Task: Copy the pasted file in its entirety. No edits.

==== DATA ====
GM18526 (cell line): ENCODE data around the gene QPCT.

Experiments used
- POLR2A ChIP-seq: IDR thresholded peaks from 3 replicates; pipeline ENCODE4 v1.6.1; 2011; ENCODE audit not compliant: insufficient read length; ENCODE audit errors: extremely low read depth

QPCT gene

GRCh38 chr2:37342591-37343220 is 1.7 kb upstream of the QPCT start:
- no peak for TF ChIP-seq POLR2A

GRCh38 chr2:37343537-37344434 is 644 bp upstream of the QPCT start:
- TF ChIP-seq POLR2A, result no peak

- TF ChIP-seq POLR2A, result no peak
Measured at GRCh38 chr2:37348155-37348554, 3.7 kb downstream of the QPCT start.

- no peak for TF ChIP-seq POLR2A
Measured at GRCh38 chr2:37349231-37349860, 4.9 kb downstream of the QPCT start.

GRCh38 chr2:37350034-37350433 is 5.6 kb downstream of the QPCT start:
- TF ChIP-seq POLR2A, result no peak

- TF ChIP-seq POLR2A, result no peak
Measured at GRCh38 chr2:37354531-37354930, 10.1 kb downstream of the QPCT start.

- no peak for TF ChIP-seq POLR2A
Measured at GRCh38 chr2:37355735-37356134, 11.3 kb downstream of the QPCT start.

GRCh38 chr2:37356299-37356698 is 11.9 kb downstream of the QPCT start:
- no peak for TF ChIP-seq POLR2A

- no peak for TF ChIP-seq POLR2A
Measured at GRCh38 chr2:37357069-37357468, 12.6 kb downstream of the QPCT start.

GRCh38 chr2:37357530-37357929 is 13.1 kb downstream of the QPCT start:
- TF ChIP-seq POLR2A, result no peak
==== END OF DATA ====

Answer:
GM18526 (cell line): ENCODE data around the gene QPCT.

Experiments used
- POLR2A ChIP-seq: IDR thresholded peaks from 3 replicates; pipeline ENCODE4 v1.6.1; 2011; ENCODE audit not compliant: insufficient read length; ENCODE audit errors: extremely low read depth

QPCT gene

GRCh38 chr2:37342591-37343220 is 1.7 kb upstream of the QPCT start:
- no peak for TF ChIP-seq POLR2A

GRCh38 chr2:37343537-37344434 is 644 bp upstream of the QPCT start:
- TF ChIP-seq POLR2A, result no peak

- TF ChIP-seq POLR2A, result no peak
Measured at GRCh38 chr2:37348155-37348554, 3.7 kb downstream of the QPCT start.

- no peak for TF ChIP-seq POLR2A
Measured at GRCh38 chr2:37349231-37349860, 4.9 kb downstream of the QPCT start.

GRCh38 chr2:37350034-37350433 is 5.6 kb downstream of the QPCT start:
- TF ChIP-seq POLR2A, result no peak

- TF ChIP-seq POLR2A, result no peak
Measured at GRCh38 chr2:37354531-37354930, 10.1 kb downstream of the QPCT start.

- no peak for TF ChIP-seq POLR2A
Measured at GRCh38 chr2:37355735-37356134, 11.3 kb downstream of the QPCT start.

GRCh38 chr2:37356299-37356698 is 11.9 kb downstream of the QPCT start:
- no peak for TF ChIP-seq POLR2A

- no peak for TF ChIP-seq POLR2A
Measured at GRCh38 chr2:37357069-37357468, 12.6 kb downstream of the QPCT start.

GRCh38 chr2:37357530-37357929 is 13.1 kb downstream of the QPCT start:
- TF ChIP-seq POLR2A, result no peak